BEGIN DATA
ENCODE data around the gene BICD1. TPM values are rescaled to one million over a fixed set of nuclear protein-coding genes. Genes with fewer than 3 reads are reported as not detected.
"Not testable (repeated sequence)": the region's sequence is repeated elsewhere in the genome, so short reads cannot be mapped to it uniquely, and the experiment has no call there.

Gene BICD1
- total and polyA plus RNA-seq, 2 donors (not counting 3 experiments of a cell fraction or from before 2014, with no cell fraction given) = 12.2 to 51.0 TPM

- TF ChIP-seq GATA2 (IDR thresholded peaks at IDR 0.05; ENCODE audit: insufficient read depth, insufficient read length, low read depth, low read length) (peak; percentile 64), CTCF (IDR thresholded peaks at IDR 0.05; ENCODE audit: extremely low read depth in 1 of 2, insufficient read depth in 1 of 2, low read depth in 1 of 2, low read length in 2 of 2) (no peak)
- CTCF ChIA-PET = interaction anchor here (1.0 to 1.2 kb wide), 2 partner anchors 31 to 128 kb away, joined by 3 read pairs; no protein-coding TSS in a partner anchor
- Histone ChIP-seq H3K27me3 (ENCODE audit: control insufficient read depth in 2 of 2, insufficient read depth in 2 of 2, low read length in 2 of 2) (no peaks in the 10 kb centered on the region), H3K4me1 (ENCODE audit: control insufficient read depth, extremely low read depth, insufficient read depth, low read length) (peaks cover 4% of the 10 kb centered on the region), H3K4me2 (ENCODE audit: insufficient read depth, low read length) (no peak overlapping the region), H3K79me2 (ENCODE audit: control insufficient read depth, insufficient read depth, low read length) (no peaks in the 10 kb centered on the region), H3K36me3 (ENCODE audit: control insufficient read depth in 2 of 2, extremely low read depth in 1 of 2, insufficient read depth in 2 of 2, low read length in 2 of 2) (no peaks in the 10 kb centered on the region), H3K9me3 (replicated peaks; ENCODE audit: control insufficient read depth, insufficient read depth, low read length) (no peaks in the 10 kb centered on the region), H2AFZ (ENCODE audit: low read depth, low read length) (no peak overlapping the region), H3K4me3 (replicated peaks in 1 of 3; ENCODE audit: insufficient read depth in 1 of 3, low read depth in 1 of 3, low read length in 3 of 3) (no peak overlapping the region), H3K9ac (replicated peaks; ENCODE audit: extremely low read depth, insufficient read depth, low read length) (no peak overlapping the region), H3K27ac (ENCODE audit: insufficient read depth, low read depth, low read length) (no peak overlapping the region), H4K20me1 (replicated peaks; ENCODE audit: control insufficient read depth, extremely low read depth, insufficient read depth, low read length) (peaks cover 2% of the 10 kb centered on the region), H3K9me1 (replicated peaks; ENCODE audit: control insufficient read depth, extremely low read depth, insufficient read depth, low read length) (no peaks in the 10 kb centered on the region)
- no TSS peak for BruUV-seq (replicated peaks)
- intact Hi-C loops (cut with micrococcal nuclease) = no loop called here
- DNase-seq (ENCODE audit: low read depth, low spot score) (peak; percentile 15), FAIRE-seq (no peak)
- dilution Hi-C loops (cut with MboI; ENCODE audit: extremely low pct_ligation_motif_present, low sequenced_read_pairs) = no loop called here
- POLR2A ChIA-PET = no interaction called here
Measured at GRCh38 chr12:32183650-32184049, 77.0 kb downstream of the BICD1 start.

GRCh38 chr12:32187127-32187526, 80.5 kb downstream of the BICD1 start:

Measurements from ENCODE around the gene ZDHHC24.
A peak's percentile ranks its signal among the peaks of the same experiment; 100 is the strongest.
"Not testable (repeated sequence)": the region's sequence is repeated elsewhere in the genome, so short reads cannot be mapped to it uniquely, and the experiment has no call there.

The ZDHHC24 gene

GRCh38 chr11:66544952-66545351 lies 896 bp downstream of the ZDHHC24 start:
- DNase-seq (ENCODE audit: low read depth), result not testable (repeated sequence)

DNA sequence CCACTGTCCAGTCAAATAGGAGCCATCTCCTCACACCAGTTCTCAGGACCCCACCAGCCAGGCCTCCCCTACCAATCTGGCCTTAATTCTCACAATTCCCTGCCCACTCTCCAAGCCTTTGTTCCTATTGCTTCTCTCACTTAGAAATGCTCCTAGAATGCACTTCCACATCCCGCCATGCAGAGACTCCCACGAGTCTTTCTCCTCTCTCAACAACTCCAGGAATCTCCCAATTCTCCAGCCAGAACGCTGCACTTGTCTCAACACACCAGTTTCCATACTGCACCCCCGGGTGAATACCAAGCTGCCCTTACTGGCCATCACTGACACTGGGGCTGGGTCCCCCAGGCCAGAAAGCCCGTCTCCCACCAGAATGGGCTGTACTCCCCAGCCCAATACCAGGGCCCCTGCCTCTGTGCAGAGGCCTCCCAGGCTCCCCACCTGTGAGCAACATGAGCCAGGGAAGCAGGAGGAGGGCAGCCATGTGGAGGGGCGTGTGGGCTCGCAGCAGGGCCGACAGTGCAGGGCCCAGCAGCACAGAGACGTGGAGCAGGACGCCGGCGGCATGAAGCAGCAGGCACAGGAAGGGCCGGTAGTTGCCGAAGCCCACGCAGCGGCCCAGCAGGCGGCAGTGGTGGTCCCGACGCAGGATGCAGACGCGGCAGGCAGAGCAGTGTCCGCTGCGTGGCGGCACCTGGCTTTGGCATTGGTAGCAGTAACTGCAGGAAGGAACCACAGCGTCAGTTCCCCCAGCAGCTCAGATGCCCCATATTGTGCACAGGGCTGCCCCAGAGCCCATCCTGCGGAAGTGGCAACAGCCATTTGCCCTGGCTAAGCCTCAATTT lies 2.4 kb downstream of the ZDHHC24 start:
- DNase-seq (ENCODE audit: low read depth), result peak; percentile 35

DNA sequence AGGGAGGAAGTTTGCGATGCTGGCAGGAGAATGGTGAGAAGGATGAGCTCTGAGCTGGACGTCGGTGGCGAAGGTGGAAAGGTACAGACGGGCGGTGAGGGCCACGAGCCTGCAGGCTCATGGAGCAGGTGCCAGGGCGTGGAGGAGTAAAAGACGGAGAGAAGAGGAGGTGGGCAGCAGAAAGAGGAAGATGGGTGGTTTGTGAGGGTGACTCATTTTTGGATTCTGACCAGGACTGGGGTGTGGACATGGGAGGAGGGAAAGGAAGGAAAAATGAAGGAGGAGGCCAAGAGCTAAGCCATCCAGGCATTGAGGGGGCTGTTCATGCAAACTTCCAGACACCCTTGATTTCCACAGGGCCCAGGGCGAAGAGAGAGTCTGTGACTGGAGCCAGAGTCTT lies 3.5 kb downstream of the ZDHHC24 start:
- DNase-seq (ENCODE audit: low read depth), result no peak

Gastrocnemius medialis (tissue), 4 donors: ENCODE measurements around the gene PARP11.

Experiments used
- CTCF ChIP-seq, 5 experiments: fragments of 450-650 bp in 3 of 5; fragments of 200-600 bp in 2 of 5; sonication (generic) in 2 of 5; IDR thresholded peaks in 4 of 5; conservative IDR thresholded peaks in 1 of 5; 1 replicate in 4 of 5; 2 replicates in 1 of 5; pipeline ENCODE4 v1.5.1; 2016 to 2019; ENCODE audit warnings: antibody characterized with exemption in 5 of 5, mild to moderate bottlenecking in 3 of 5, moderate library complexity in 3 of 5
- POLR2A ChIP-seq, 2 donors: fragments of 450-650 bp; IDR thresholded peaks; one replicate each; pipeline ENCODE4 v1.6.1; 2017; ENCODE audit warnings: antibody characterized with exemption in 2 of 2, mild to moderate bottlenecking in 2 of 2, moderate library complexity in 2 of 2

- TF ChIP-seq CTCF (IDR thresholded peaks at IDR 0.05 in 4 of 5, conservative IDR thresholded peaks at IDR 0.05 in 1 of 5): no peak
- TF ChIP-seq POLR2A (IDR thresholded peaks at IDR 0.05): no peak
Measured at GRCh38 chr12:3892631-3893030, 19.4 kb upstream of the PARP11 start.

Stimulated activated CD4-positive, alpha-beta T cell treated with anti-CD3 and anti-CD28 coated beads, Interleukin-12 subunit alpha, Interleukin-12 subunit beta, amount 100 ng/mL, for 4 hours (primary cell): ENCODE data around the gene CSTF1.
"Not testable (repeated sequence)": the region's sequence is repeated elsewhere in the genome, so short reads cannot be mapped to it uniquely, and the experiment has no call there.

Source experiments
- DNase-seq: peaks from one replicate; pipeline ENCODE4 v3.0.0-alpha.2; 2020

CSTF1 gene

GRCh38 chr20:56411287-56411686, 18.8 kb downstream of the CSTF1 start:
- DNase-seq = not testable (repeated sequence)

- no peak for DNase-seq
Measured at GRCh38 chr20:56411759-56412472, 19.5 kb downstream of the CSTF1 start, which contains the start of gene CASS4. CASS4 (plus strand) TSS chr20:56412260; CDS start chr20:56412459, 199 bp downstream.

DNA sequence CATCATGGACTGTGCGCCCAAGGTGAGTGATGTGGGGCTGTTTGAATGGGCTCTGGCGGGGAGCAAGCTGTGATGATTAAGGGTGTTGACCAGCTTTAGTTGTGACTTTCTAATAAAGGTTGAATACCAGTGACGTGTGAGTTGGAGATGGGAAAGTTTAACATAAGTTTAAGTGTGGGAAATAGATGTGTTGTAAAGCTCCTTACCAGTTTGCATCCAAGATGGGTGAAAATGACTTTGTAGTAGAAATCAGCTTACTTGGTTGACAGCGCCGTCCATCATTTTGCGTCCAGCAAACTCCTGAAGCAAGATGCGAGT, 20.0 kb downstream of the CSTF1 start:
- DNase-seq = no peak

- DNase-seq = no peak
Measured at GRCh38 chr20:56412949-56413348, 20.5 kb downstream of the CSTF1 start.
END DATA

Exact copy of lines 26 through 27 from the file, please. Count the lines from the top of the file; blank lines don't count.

Experiments used
- CTCF ChIP-seq, 5 experiments: fragments of 450-650 bp in 3 of 5; fragments of 200-600 bp in 2 of 5; sonication (generic) in 2 of 5; IDR thresholded peaks in 4 of 5; conservative IDR thresholded peaks in 1 of 5; 1 replicate in 4 of 5; 2 replicates in 1 of 5; pipeline ENCODE4 v1.5.1; 2016 to 2019; ENCODE audit warnings: antibody characterized with exemption in 5 of 5, mild to moderate bottlenecking in 3 of 5, moderate library complexity in 3 of 5